Make Sure The Text on Your Label is Legible and Readable

If people can’t read your text, something went wrong in the design process. An illegible design makes it difficult for users to distinguish individual characters, while an unreadable design, well, can’t be easily read. Either issue can be caused by a few different factors.


Finding the right text size is a delicate balancing act. If you go too small, your words may be too tiny for the average consumer. If text is too big, it can overwhelm your design. In general, anything smaller than 5 pt. font is fairly difficult to read. It also doesn’t help that text can be more legible on a computer screen than on a physical print. To find the right balance, try printing out a proof of your design at full size. This will allow you to judge the legibility of your design at various distances and adjust the text size as necessary.

There are also occasions where the font size is partially dictated for you. Required elements like ingredients lists and government warnings for beer labels or other federally regulated products have minimum size requirements to ensure that they’re legible for the general populace. As such, you’ll need to make sure your label abides by these rules to avoid any potential consequences.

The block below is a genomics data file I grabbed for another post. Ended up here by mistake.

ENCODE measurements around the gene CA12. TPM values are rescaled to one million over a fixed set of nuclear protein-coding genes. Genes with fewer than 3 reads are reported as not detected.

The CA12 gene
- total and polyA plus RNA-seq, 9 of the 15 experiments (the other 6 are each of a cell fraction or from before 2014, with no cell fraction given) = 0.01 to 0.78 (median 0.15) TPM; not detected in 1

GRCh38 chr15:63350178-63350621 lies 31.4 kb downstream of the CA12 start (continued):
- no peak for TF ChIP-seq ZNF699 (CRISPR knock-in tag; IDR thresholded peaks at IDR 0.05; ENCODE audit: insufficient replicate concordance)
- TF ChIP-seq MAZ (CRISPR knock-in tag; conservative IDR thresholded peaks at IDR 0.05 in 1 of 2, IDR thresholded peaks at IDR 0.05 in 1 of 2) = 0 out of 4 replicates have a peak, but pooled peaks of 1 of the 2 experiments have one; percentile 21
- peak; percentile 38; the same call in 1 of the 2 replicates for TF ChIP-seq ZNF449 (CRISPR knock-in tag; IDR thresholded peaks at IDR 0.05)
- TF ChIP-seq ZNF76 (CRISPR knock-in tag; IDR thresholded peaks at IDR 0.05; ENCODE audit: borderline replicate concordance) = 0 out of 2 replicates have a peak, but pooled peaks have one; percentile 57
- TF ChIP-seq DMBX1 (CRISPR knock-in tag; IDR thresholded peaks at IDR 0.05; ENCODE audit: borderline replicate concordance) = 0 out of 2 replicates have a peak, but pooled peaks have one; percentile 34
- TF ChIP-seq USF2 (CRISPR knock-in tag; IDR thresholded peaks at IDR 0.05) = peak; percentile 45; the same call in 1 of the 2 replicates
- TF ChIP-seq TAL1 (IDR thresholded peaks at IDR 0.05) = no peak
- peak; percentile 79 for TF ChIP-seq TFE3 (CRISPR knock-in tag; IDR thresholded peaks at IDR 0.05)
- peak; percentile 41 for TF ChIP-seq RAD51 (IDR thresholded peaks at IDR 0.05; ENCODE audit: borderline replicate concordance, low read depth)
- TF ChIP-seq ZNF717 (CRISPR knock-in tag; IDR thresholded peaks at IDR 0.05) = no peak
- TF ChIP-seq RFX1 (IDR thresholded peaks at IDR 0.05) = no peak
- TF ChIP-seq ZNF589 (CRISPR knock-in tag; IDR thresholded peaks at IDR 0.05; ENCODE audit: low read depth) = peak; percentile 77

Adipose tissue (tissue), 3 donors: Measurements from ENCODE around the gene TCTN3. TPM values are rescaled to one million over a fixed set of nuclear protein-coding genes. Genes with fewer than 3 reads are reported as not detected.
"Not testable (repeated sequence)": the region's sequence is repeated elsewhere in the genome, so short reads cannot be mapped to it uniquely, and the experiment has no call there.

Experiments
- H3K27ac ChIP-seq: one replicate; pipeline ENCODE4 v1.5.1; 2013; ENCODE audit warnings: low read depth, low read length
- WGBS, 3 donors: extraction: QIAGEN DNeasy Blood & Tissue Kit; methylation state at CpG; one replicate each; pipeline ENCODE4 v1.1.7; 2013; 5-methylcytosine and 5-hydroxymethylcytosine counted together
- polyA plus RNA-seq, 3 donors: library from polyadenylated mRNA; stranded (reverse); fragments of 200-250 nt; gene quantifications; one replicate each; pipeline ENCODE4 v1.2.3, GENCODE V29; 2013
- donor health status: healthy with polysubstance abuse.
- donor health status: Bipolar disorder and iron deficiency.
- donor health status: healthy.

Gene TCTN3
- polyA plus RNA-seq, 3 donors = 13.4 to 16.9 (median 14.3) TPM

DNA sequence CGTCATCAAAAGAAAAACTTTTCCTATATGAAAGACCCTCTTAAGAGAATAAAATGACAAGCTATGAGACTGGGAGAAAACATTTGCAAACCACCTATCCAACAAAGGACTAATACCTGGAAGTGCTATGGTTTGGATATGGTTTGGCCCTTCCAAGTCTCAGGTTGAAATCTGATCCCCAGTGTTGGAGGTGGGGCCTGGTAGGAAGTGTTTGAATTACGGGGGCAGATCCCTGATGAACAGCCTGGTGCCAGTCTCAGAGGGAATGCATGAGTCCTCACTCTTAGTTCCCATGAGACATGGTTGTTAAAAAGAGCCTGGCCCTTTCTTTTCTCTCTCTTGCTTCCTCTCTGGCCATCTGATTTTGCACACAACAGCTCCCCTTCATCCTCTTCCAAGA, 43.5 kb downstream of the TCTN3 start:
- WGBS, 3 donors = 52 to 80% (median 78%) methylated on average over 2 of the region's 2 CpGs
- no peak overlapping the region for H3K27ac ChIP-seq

Like text size, the spacing between your words is a Goldilocks situation. The words shouldn’t be too close or too far from each other, and somewhere in between is just right. As with size, what you see on screen can be misleading.

What may seem fine in a design file may not have enough spacing between characters or leading between lines of text. On the flipside, too much space makes it harder for users to quickly process what’s on your label. In general, looser leading is a good way to improve body copy, but you’ll want to check out a test print to verify how it looks for the average passerby.

Color Contrasts

It’s no surprise that color selection plays a massive role in label design, but it also has a big impact on text legibility. Certain color combinations may look good together, but can create issues for consumers trying to read your text. Dark-on-dark or light-on-light combinations are particularly tricky for just about any text – for fine print, it’s a recipe for disaster.

The solution? Aim to use contrast colors for text and background. Not only will the combination make it easier to read the words, the disparity between the two colors will help make your messages pop for passing consumers.